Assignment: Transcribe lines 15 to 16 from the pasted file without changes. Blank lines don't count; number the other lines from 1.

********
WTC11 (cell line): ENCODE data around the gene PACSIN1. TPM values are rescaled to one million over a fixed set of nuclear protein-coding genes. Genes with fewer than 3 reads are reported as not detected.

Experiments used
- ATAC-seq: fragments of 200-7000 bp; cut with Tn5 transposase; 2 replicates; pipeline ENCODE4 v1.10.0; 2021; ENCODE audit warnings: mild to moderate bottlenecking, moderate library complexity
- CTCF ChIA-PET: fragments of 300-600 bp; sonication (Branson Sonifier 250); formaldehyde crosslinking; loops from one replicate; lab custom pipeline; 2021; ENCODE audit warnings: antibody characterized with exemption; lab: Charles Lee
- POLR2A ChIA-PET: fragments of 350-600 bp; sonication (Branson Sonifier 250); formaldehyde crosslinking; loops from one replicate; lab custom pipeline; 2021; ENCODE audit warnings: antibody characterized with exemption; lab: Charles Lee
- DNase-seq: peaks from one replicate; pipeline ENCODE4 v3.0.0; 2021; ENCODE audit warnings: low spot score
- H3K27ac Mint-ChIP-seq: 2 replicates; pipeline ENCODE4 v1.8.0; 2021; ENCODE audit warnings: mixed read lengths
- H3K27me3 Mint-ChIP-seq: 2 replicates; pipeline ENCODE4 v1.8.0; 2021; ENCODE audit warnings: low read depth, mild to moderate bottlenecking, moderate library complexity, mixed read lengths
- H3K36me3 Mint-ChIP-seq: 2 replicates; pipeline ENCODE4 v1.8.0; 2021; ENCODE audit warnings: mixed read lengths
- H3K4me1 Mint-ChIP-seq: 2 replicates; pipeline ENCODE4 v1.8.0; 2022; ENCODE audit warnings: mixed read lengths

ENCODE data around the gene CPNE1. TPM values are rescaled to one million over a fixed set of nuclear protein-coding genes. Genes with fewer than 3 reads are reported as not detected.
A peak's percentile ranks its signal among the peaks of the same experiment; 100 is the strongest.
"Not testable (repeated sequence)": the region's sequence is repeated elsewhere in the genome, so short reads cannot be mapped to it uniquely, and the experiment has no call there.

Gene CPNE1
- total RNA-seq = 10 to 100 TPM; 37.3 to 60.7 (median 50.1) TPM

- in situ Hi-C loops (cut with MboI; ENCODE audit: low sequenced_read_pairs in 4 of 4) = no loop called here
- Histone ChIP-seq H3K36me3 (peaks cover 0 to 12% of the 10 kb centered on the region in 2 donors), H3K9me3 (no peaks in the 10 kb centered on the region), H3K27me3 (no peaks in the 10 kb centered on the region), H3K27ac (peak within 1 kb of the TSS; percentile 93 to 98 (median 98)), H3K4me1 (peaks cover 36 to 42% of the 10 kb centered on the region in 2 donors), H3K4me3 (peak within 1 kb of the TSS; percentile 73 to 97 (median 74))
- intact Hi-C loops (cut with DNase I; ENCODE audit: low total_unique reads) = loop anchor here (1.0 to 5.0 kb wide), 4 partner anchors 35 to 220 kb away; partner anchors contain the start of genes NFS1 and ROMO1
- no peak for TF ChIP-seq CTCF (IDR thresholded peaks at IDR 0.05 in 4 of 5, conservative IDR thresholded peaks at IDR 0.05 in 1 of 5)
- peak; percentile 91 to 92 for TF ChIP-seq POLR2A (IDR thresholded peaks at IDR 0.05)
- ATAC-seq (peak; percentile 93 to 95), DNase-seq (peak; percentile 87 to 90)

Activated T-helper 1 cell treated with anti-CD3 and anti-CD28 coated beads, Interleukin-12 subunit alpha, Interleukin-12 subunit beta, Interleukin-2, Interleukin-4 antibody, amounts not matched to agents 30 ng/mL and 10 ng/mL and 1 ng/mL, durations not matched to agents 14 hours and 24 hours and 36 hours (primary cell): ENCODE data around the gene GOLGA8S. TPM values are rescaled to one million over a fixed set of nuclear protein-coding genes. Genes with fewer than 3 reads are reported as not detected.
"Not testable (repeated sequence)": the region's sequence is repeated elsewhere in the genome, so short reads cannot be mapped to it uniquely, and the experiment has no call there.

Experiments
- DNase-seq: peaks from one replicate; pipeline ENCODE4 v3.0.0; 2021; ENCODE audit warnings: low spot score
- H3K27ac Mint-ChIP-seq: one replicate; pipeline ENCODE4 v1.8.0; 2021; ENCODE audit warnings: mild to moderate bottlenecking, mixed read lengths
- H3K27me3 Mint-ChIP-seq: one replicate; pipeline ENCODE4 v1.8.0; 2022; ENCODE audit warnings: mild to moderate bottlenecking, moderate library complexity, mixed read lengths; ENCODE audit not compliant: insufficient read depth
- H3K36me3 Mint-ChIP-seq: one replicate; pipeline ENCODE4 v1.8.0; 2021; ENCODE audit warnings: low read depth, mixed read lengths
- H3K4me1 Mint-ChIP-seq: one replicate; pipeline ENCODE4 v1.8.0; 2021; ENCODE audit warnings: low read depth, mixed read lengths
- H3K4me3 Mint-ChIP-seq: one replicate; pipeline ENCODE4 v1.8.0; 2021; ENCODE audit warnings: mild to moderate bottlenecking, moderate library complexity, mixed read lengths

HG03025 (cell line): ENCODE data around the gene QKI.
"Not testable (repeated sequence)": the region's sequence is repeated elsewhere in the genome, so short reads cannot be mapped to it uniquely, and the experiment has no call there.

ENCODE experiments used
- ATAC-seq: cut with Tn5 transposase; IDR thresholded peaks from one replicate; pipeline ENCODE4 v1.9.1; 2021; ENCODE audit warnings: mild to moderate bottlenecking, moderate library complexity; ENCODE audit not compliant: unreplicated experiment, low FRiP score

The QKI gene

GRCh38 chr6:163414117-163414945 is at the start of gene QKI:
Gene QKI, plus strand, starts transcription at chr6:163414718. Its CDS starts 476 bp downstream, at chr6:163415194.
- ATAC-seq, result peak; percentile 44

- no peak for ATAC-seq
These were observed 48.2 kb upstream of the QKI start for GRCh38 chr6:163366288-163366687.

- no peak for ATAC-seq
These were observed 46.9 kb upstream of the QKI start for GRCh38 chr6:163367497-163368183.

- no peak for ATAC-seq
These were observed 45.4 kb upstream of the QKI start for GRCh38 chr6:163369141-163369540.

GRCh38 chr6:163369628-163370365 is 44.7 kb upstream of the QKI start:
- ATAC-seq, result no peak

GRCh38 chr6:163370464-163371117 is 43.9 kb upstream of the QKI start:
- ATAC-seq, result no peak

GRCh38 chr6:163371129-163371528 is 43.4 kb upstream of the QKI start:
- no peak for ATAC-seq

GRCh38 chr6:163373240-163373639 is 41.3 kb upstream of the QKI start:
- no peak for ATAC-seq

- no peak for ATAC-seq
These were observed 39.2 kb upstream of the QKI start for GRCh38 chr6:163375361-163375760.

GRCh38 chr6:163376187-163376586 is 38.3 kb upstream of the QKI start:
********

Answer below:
- total RNA-seq = 10 to 100 TPM; 37.3 to 60.7 (median 50.1) TPM

- in situ Hi-C loops (cut with MboI; ENCODE audit: low sequenced_read_pairs in 4 of 4) = no loop called here